Preparing a sample for SEM. This often involves coating the sample with a thin layer of gold or silver.

So, how will scientists be using microscopes to study the virus? There are two types of electron microscopy: scanning electron microscopy (SEM) and transmission electron microscopy (TEM). They can both do different things but broadly speaking, SEM is used to study objects in 3-D and TEM in 2-D.

SEM is particularly useful for scientists studying the structure of the virus, and how the virus attaches to the surfaces of human cells. TEM is very useful for studying how the virus behaves inside infected cells. Some pictures are shown below.

SEM image showing COVID-19 viruses (orange) on the surface of a human cell. The colours are added by computer, to make the image easier to see.
Another SEM image of COVID-19 (in yellow) on the surface of a human cell. Again, colours are added by computer.
TEM image of COVID 19. You can clearly see the spikes that give the virus its name – ‘corona’ means ‘crown’.
TEM showing COVID-19 particles on the surface of, and inside, a human cell.
Another TEM showing COVID-19 particles attaching to and entering human cells.

I hope you have found this interesting! In my next post, I will explain the technique scientists use to study proteins and other molecules on the surface of the virus: crystallography.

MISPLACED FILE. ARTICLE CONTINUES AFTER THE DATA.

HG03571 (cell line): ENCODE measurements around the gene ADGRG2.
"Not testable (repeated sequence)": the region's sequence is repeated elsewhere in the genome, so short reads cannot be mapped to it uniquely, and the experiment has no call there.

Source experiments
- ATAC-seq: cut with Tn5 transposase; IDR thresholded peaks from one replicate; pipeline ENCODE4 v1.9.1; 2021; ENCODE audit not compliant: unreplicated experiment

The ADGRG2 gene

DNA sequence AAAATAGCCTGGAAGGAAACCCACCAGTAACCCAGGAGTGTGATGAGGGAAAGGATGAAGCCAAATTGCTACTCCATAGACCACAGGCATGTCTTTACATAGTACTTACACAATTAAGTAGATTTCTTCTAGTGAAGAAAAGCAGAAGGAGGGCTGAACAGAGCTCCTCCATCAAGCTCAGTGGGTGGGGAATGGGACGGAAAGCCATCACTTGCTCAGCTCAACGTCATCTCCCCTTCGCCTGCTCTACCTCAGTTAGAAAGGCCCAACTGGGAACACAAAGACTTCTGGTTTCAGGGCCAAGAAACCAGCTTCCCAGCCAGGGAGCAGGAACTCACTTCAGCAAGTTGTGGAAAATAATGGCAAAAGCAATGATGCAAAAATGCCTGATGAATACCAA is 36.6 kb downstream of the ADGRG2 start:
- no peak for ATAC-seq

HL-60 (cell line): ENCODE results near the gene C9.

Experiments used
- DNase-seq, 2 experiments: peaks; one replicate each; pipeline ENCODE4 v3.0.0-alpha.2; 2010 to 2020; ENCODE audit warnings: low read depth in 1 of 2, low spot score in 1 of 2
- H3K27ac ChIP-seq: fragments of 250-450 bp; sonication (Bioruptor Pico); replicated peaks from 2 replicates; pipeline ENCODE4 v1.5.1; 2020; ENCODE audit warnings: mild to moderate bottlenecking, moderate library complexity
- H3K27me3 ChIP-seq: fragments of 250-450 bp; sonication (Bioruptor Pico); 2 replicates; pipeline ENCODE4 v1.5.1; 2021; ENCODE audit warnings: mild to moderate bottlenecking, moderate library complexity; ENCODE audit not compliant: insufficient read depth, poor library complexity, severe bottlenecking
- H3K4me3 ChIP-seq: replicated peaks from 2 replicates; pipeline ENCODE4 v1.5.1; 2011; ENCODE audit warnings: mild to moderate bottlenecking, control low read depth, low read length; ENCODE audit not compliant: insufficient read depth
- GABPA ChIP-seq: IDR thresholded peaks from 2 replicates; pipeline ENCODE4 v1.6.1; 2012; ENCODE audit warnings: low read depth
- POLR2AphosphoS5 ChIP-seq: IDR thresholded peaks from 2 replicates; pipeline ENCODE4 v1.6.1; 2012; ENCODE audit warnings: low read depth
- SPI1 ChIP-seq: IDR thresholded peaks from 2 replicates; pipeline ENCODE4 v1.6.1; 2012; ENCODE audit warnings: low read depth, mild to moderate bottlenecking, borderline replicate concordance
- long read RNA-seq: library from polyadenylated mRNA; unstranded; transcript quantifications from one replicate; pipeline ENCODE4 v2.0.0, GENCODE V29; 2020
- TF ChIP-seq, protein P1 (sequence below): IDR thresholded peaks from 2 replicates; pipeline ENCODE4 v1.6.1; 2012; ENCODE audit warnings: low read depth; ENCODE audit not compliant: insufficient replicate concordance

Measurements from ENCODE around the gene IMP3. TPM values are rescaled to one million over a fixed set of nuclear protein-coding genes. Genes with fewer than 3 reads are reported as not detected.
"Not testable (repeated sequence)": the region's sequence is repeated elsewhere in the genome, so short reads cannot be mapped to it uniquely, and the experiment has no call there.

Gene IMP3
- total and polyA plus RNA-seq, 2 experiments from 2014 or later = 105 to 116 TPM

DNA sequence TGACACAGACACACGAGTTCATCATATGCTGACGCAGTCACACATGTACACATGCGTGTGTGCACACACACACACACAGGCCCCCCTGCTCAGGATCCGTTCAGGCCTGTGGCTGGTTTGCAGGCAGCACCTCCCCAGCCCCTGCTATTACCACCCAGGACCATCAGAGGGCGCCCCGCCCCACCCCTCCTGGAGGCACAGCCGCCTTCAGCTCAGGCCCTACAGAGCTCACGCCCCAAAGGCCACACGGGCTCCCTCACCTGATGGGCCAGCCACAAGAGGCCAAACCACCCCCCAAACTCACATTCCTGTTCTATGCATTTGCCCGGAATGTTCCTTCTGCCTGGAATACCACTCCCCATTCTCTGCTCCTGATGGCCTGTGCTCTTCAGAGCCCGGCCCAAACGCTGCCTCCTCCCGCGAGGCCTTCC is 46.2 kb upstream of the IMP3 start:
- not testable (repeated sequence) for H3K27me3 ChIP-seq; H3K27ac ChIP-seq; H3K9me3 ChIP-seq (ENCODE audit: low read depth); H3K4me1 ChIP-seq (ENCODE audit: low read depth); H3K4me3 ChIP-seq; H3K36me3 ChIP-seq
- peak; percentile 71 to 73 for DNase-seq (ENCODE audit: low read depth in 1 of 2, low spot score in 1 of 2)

Jenner had it easy: the challenges of developing a COVID-19 vaccine

One of the most frequently asked questions at the moment is how long it will take to develop an effective vaccine for coronavirus COVID-19. An effective and safe vaccine would undoubtedly be the best way to halt the spread of the virus. There’s some excellent news on that front – the first human testing of a vaccine began in the US earlier this week. This is an incredible achievement to have got to human testing within such a short time! In this post I’ll explain some of the challenges facing vaccine developers, and some of the amazing leaps forward that have been made in recent weeks.

A Chinese child is variolated by nasal insufflation

Edward Jenner is credited with the discovery of vaccination, but in fact, a crude (and highly risky) form of immunisation against smallpox, called variolation, had been in existence for centuries. Variolation dates back to 10th century China, and the earliest form involved taking a powder made of crushed smallpox scabs and then blowing it up children’s noses with a tube – a practice called nasal insufflation. Yes, revolting I know! In Sudan, mothers of babies with smallpox would sell the scabs to other mothers who would rub them on the skin of their children.